What this report finds:
- Wages grew historically fast between 2019 and 2020—6.9% for the typical or median worker—but not for good reasons.
- Wages grew largely because more than 80% of the 9.6 million net jobs lost in 2020 were jobs held by wage earners in the bottom 25% of the wage distribution. The exit of 7.9 million low-wage workers from the workforce, coupled with the addition of 1.5 million jobs in the top half of the wage distribution, skewed average wages upward.
Why it matters:
- Wage growth in 2020 is neither a cause for celebration nor a reason to inject fears of economic overheating into policy debates. Most workers are still suffering from a relatively weak bargaining position that prevents them from securing pay raises sufficient to make up for decades of slow wage growth.
- Compared with other recent recessions, this pandemic-induced recession was particularly hard on low-wage workers, and those workers still need assistance: Less than 75% of low-wage workers were still working in 2020 compared with more than 90% of high-wage workers (workers in the top 25% of the wage distribution).
In 2020, the U.S. economy took a hit like none other in recent history. This report is the first in a series of reports examining the effects of the COVID-19 pandemic on the labor market and the living standards of workers and their families. This series will look at 2020 in historical perspective, examining the peculiarity of the 2020 recession in terms of job losses, wages, labor force participation, and unemployment. Because the 2020 recession was driven by a highly unusual cause—the need to control the pandemic and keep people safe—its first-round impacts were far different than most previous recessions in terms of which sectors, wage levels, and workers were hit hardest and most durably.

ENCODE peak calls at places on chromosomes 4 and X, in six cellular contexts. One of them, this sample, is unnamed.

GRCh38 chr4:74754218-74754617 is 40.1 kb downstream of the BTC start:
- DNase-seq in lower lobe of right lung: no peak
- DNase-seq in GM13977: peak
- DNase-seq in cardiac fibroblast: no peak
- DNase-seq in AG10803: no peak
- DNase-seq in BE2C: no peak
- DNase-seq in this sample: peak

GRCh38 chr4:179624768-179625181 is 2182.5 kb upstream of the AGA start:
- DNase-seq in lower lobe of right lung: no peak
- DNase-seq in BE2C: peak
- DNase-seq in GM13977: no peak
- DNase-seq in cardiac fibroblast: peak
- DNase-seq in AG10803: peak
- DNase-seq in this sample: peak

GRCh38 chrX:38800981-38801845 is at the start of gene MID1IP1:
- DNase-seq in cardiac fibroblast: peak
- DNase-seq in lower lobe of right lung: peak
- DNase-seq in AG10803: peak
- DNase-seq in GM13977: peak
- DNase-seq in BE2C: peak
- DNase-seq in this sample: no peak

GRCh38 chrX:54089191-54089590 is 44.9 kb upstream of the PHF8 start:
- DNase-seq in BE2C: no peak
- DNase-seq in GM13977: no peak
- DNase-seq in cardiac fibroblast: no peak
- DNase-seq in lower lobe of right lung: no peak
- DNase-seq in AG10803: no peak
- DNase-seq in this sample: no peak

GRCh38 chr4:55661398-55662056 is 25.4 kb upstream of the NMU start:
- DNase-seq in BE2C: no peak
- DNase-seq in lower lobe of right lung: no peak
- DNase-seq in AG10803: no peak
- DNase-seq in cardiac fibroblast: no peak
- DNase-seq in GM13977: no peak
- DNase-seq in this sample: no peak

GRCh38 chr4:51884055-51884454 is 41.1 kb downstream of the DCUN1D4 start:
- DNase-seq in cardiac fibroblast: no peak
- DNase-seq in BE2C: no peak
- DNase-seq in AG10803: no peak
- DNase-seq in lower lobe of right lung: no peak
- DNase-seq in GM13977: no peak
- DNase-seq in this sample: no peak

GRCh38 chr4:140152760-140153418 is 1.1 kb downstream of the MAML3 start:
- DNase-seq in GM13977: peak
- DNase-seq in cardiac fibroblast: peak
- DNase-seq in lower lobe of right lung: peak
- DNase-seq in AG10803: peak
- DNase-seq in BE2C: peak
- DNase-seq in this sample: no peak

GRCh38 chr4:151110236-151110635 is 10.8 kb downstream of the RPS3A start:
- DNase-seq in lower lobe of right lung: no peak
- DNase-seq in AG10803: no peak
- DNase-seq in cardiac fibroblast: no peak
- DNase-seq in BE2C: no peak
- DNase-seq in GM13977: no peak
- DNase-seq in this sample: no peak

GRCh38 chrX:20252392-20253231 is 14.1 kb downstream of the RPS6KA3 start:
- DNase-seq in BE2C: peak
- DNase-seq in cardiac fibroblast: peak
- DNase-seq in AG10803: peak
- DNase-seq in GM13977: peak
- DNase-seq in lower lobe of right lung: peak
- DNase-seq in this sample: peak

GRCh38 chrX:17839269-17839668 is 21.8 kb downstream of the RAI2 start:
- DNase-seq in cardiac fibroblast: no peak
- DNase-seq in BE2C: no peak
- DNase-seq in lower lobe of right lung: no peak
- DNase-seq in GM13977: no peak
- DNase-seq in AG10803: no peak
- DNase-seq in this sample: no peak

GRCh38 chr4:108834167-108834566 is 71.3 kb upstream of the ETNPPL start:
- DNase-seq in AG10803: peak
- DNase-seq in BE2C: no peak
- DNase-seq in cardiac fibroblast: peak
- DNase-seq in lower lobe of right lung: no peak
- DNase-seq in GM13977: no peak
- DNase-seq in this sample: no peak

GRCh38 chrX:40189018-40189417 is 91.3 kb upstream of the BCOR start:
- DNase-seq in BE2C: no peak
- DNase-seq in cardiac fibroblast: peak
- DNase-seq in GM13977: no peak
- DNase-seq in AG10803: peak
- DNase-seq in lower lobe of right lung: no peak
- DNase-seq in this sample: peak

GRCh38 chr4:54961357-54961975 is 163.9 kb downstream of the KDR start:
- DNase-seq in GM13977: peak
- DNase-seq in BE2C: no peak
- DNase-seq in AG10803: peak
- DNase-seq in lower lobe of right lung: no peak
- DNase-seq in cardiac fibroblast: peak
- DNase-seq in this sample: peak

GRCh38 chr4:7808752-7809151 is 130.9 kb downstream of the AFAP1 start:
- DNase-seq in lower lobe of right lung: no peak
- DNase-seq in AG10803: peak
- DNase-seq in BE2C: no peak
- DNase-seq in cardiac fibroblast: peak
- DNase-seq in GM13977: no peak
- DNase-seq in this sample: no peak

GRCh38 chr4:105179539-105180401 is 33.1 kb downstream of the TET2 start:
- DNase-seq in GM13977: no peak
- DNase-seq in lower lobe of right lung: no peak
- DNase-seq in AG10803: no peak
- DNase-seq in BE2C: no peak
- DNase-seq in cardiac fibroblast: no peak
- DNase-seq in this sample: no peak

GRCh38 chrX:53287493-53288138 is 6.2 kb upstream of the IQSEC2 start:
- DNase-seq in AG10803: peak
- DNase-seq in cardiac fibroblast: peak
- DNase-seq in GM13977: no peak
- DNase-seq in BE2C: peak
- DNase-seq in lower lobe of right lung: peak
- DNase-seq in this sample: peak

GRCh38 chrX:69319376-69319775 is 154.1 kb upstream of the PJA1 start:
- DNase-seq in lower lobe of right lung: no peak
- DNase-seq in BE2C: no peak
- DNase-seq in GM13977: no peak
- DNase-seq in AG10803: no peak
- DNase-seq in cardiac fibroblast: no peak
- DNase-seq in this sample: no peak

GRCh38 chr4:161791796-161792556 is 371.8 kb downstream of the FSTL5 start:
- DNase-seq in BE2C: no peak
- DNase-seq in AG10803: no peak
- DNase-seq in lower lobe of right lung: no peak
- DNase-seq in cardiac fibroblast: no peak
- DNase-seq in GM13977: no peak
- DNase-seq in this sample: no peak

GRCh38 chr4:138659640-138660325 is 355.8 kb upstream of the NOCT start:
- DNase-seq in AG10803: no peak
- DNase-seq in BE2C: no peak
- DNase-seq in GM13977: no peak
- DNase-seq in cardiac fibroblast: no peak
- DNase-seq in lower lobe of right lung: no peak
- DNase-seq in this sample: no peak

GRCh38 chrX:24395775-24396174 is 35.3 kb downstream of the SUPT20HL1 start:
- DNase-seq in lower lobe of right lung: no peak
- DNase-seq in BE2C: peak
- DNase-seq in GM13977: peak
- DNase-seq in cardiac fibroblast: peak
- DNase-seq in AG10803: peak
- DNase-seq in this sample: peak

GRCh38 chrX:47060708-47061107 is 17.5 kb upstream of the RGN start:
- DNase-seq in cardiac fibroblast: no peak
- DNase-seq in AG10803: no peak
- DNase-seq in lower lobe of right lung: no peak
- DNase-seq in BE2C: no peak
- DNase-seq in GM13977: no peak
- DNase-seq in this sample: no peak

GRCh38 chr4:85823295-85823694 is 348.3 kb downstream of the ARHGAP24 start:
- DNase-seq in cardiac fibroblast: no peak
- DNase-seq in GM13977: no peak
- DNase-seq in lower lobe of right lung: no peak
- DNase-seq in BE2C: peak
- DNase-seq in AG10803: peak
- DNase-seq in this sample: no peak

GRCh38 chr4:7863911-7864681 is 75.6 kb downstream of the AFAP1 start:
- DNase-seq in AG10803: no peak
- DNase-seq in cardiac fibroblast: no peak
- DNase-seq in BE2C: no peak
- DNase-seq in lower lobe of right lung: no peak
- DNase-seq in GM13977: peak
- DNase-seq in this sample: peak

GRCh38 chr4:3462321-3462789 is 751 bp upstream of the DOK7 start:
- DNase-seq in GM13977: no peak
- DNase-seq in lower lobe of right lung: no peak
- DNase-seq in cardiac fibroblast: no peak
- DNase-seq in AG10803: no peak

As we look at the impact of the recession on U.S. workers and their families, it is important to remember the state of the economy as we entered the recession. Our annual State of Working America reports have long documented the rising wage inequality and slow and uneven hourly wage growth for the vast majority of workers that characterized much of the last four decades in the United States. Our State of Working America Wages 2019 report, published in February 2020, found that in only 10 of the last 40 years did most workers see any consistent positive wage growth (Gould 2020). For most of the last 40 years, typical workers’ wage growth was slow and lagged far behind gains in productivity. Wage growth was not only unequal by wage level, but also by race, with significant and widening gaps in wages for Black and white workers. And, while more education leads to better labor market outcomes in general, our analysis of wages showed that education does not inoculate workers against slow wage growth or widening racial and gender wage gaps.
This year’s series of reports begins with an examination of wage changes at different wage levels across the wage distribution. This report shows that what may appear to be strong overall wage growth is actually just an odd byproduct of how skewed job losses in 2020 were toward the lower end of the wage distribution. In other words, the faster wage growth between 2019 and 2020 reported here is largely a result of the changing composition of the workforce. It is not an accurate indicator of the amount of economic devastation and pain experienced by millions of workers and their families in 2020, nor is it an indicator that workers found themselves in a better bargaining position in 2020 that allowed them to wring some exceptional raises out of employers.
Unusually fast wage growth in a recession
Let’s start with the basic facts. Unless otherwise noted, all data in this report are from EPI’s Current Population Survey (CPS) Extracts (EPI 2021). Using these data for analysis, inflation-adjusted average hourly wages grew 7.2% between 2019 and 2020. Similarly, real median hourly wages—the wage growth from the middle of the wage distribution in 2019 to the middle of the wage distribution in 2020—grew 6.9% between 2019 and 2020. (Workers at the median are often referred to as “typical workers.”)
These average and median growth rates between 2019 and 2020 far exceed any single-year wage growth over the prior 45 years of data available and exceed the second fastest single-year wage growth by 80% to 90%, depending on the measure.
Another government data source also shows strong wage growth, but not of the same magnitude. According to the Current Employment Statistics, a survey of establishments rather than households (the CPS collects data on individuals in households), average hourly earnings of all private-sector employees and average hourly earnings of production and nonsupervisory workers each grew 3.6% in inflation-adjusted terms between 2019 and 2020 (BLS-CES 2021). (Production and nonsupervisory workers are also considered a proxy for typical workers in the U.S. economy.)